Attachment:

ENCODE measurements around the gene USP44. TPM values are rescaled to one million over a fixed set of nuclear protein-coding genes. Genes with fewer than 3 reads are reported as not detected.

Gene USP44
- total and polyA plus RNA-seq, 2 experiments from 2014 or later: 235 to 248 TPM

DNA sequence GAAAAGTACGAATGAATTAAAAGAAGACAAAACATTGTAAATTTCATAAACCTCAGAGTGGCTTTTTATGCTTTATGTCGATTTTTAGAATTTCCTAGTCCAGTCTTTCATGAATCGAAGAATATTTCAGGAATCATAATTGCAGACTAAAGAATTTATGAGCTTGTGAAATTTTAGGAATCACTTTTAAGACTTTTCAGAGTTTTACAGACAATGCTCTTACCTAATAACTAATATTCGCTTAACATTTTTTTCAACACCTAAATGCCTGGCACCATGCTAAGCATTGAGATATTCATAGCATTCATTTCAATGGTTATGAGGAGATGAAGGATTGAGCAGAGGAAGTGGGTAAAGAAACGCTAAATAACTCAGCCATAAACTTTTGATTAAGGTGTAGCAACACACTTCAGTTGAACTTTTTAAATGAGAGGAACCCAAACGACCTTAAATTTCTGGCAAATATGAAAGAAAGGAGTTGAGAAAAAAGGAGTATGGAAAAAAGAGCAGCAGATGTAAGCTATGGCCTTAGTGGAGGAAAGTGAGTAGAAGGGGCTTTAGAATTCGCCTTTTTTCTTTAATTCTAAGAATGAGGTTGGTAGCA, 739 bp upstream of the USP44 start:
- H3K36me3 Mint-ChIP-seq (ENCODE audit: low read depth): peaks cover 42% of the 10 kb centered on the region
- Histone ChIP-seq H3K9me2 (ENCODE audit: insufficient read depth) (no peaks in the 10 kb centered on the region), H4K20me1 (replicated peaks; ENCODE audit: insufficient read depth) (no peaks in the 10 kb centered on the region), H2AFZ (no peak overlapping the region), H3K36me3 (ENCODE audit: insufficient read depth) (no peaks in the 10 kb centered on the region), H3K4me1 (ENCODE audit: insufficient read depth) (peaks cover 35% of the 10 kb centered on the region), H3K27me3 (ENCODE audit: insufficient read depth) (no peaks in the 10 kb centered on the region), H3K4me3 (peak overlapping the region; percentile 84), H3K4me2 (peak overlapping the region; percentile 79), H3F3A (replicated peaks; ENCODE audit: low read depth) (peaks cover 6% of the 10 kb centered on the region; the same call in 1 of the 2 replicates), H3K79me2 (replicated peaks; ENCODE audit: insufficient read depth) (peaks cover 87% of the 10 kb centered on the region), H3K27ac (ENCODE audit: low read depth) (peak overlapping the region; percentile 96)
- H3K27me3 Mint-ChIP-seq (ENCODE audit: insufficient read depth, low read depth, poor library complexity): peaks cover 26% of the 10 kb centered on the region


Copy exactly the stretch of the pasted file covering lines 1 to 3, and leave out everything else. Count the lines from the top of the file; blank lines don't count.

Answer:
ENCODE measurements around the gene USP44. TPM values are rescaled to one million over a fixed set of nuclear protein-coding genes. Genes with fewer than 3 reads are reported as not detected.

Gene USP44
- total and polyA plus RNA-seq, 2 experiments from 2014 or later: 235 to 248 TPM